Biotech boards bur­dened: Bridg­ing the suc­cess gap

Based on our nu­mer­ous con­ver­sa­tions with board mem­bers and CEOs, we sur­mise that biotech boards are fac­ing busy meet­ing agen­das with a mul­ti­tude of top­ics rang­ing from gov­er­nance, fi­nan­cial au­dits, and bud­get re­views to com­pen­sa­tion and board nom­i­na­tion work. While it is the job of the CEO to out­line strat­e­gy and plans for the busi­ness, the board is tasked with pres­sure test­ing those pro­pos­als to en­sure that they are sound. Of­ten boards do not have am­ple time to re­view ma­te­ri­als in ad­vance, there is in­ad­e­quate time for dis­cus­sion or prop­er de­bate dur­ing the meet­ing, and mem­bers lend their sup­port with­out hav­ing all the in­for­ma­tion in re­al time to as­sess un­der­ly­ing as­sump­tions.

Fill­ing The Suc­cess Gap

As biotech boards are faced with chal­lenges giv­en tech­ni­cal com­plex­i­ties and bi­na­ry out­comes, over­com­ing the Suc­cess Gap re­quires ex­per­tise, trans­paren­cy and de­bate, which are not eas­i­ly ac­com­plished.

The Suc­cess Gap is the chasm be­tween the lev­el of in­for­ma­tion, da­ta, an­a­lyt­ics and as­sess­ment that is pre­sent­ed to the board rel­a­tive to the kind of analy­sis and depth of un­der­stand­ing that must be pro­vid­ed to the board when it is mak­ing de­ci­sions. This is the gap be­tween well thought-out de­ci­sions and those that are made un­der time pres­sures or with im­per­fect in­for­ma­tion. In our con­ver­sa­tions and based on our re­search on the top­ic, it is ev­i­dent that many board mem­bers feel that they are not suf­fi­cient­ly knowl­edge­able about key dri­vers and are not able to get in­de­pen­dent in­for­ma­tion about the com­pa­ny. In many ways, the board is large­ly ed­u­cat­ed on the busi­ness by the CEO and is re­liant on the ac­cu­ra­cy, in­sights and ob­jec­tiv­i­ty of the pro­pos­als that are pre­sent­ed.

Time To Take “SOCK” Se­ri­ous­ly? Be­cause Strate­gic Op­er­a­tional Items Can Be The Dif­fer­ence Be­tween Suc­cess And Fail­ure

We ar­gue that hav­ing am­ple over­sight on strat­e­gy may be the most like­ly de­ter­mi­nant of fu­ture suc­cess or lack there­of. We ad­vo­cate that a new Strate­gic Oper­a­tions Coor­di­na­tion TasKforce (fond­ly named “SOCK” as a friend­ly form of SOX) should be re­quired for each board. This will be a sub­set of the board that will ex­am­ine in de­tail the mer­its of cer­tain projects, strate­gic ini­tia­tives, po­ten­tial deals or crit­i­cal op­er­a­tional con­sid­er­a­tions such as ma­jor clin­i­cal/sci­en­tif­ic de­ci­sions. This group will not han­dle these items in lieu of the board but would rather en­sure that the board is well pre­pared to dis­cuss these is­sues when they come up for a broad­er dis­cus­sion. In essence, the role of SOCK is to vet these in­puts ahead of time to bridge the Suc­cess Gap.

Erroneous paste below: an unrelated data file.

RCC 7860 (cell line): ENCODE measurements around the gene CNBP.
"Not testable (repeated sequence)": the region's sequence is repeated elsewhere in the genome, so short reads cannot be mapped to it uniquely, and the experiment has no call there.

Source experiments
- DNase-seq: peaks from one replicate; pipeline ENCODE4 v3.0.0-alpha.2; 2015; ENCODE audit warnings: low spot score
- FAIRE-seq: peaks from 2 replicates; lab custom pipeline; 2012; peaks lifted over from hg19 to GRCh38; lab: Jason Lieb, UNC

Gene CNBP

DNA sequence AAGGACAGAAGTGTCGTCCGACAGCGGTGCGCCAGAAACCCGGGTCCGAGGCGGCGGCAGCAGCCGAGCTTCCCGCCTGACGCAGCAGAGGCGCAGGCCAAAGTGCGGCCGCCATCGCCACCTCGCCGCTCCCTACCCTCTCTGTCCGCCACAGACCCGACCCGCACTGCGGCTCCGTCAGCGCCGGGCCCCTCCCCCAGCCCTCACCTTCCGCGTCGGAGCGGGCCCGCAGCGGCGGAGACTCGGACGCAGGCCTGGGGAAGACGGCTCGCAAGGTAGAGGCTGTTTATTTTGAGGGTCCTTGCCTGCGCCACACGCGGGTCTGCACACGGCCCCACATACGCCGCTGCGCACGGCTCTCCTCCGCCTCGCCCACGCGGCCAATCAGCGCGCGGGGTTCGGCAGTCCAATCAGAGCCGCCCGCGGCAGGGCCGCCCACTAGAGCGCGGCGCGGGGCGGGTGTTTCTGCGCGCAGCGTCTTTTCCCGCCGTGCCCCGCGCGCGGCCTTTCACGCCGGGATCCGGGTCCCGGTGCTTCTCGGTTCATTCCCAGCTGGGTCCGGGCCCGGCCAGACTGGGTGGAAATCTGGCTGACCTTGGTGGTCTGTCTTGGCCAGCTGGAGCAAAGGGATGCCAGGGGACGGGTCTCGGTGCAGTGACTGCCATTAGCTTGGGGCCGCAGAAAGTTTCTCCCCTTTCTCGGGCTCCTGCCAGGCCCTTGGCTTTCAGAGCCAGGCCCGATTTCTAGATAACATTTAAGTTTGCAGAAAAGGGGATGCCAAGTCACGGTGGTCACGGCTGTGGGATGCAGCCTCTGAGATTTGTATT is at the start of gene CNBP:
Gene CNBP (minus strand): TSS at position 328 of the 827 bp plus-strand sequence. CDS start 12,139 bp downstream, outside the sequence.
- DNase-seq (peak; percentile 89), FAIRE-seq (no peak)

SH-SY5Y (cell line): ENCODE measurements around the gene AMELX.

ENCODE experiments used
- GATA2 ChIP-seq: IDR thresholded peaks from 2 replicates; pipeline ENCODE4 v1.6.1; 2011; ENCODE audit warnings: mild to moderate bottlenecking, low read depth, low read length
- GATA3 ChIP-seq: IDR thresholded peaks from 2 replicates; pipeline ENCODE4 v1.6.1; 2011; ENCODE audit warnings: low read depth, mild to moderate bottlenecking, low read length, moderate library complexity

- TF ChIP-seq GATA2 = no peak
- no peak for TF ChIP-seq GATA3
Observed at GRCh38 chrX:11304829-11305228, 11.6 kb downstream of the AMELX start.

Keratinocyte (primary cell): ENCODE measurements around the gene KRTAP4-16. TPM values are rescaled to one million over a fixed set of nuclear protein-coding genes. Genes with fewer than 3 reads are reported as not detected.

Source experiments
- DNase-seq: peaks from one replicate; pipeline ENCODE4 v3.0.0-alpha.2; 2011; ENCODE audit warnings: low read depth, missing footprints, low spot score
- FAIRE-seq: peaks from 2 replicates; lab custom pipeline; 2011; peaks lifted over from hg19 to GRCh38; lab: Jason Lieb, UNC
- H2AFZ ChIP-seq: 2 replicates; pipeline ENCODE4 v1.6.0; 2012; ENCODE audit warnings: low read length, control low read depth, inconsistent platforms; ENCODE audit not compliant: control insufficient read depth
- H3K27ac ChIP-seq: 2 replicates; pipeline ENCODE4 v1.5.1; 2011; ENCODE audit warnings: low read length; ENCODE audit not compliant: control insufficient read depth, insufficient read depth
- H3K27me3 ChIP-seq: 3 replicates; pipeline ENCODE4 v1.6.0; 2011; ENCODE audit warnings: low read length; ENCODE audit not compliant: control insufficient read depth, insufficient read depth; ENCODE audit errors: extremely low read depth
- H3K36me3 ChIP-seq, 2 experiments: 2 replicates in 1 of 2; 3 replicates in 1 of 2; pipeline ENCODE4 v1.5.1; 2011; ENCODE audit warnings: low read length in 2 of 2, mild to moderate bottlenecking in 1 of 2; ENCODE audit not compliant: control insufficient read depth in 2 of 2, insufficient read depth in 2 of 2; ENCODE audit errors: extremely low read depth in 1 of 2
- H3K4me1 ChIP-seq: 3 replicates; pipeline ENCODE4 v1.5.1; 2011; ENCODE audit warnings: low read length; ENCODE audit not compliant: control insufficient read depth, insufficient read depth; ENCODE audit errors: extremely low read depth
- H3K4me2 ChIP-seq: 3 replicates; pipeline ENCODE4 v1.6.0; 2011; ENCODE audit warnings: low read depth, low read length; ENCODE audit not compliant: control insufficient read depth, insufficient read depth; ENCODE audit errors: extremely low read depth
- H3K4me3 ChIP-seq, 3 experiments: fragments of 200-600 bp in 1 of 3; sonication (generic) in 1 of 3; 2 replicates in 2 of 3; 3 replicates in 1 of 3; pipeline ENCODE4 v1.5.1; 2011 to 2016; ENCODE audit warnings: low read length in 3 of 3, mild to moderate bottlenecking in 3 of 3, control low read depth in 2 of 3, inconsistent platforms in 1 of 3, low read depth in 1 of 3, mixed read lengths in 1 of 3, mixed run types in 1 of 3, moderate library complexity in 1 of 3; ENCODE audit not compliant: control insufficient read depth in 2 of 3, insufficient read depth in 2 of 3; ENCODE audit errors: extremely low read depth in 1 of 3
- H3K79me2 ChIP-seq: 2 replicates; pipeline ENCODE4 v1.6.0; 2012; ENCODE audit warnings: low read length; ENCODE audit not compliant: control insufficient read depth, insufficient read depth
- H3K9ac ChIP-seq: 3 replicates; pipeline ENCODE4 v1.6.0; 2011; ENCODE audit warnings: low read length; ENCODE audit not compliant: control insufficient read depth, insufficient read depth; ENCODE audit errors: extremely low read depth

Un­ques­tion­ably this idea will be con­tro­ver­sial. But boards are al­ready hir­ing ex­ter­nal ex­perts to help with au­dit and com­pen­sa­tion among oth­er items, and we ad­vo­cate that the SOCK task­force should al­so be able to hire ex­ter­nal ex­perts to help en­sure that there is care­ful over­sight of de­ci­sions that can trans­late in­to suc­cess or fail­ure of the com­pa­ny.

Ques­tions For In­vestors And Boards To Keep In Mind To Over­come Mis­con­cep­tions

In­vestors in the biotech sec­tor do not al­ways have ac­cess to boards and many board mem­bers are not nec­es­sar­i­ly ex­pe­ri­enced with how in­vestors at­tribute val­ue to com­pa­nies in the pub­lic mar­ket. Not sur­pris­ing­ly, this can lead to some mis­con­cep­tions and con­fu­sion. There are sev­er­al ques­tions that may jump-start a con­ver­sa­tion to build un­der­stand­ing be­tween the two sides. In­vestors should con­sid­er how the board is struc­tured, its lev­el of in­de­pen­dence, and its lev­el of op­er­a­tional biotech ex­per­tise.

We pro­pose that board mem­bers keep a keen eye on how in­vestors eval­u­ate their com­pa­nies, what the val­ue propo­si­tion is rel­a­tive to com­pet­i­tive tech­nolo­gies or drugs and get a clear sense of the dri­vers of the val­ue cre­ation rel­a­tive to what in­vestors are look­ing for. In cas­es where there is a wide gap be­tween the in­ter­nal and ex­ter­nal view, get­ting a deep un­der­stand­ing of why there is ex­ter­nal skep­ti­cism may help the board and man­age­ment fill in those gaps. In cas­es where it is not pos­si­ble to fill the gaps, the board may want to con­sid­er what is miss­ing from the in­ter­nal view and whether key in­ter­nal as­sump­tions have been vet­ted ad­e­quate­ly.

In a sec­ond big set­back for Covid-19 an­ti­body treat­ment hopes, Re­gen­eron halts en­roll­ment for more se­vere pa­tients

Regeneron has just delivered more bad news for the hope that neutralizing antibodies could be used to treat patients with more severe forms of Covid-19.

The New York biotech said today that an independent monitoring committee recommended halting enrollment of patients who need high-flow oxygen or mechanical ventilation in one of the trials on their antibody cocktail, after finding “a potential safety signal” and “an unfavorable risk/benefit profile.” The news comes a week after the NIH scrapped a trial of Eli Lilly’s Covid-19 antibody after finding it was having little effect on an initial cohort of hospitalized patients.

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Bris­tol My­er­s' Richard Har­g­reaves pays $70M to launch a neu­rode­gen­er­a­tion al­liance with a star play­er in the ma­chine learn­ing world